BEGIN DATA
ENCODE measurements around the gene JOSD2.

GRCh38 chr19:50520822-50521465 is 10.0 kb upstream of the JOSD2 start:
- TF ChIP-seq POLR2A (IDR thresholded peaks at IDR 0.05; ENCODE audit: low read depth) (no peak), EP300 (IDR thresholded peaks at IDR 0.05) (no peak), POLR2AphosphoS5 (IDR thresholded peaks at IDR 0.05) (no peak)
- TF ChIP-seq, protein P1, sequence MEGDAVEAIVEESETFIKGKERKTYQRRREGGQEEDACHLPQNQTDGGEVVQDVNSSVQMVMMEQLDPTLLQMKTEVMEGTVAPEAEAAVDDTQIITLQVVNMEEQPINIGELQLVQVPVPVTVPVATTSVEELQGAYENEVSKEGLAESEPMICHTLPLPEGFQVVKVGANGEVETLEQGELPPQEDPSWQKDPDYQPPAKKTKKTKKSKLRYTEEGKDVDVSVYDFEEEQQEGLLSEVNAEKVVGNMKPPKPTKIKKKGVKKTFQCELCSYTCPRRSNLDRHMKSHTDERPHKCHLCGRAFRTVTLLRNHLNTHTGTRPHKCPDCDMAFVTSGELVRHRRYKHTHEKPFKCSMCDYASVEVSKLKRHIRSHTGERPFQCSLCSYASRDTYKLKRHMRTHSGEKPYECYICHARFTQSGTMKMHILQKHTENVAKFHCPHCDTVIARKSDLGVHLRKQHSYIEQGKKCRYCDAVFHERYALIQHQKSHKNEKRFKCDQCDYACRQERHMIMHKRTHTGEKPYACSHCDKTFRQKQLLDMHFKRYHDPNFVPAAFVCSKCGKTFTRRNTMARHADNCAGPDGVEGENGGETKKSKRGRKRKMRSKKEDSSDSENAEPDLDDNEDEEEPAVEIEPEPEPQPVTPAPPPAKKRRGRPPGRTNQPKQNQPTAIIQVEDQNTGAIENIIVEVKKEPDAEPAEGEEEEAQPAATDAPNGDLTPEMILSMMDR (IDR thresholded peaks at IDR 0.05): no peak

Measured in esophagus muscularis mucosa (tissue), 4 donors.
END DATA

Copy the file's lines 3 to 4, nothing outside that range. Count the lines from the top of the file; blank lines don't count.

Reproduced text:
- TF ChIP-seq POLR2A (IDR thresholded peaks at IDR 0.05; ENCODE audit: low read depth) (no peak), EP300 (IDR thresholded peaks at IDR 0.05) (no peak), POLR2AphosphoS5 (IDR thresholded peaks at IDR 0.05) (no peak)
- TF ChIP-seq, protein P1, sequence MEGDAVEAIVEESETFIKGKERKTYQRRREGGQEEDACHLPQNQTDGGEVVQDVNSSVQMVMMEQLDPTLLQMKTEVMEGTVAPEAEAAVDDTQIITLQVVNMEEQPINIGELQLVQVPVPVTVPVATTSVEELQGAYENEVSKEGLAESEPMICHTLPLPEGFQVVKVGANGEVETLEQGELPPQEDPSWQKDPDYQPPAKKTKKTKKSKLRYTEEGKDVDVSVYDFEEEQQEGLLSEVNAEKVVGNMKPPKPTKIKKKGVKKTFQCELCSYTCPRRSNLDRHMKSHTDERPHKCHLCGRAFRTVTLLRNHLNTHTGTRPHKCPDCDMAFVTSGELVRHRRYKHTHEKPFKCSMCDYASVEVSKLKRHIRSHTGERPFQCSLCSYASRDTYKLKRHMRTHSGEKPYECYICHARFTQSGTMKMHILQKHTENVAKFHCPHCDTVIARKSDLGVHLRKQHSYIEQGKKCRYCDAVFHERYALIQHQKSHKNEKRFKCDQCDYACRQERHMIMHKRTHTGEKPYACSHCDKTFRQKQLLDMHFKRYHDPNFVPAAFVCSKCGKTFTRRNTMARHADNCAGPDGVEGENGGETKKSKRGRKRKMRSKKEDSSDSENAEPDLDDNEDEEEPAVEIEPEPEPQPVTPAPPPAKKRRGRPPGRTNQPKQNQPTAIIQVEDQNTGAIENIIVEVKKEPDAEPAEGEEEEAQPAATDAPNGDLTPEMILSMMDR (IDR thresholded peaks at IDR 0.05): no peak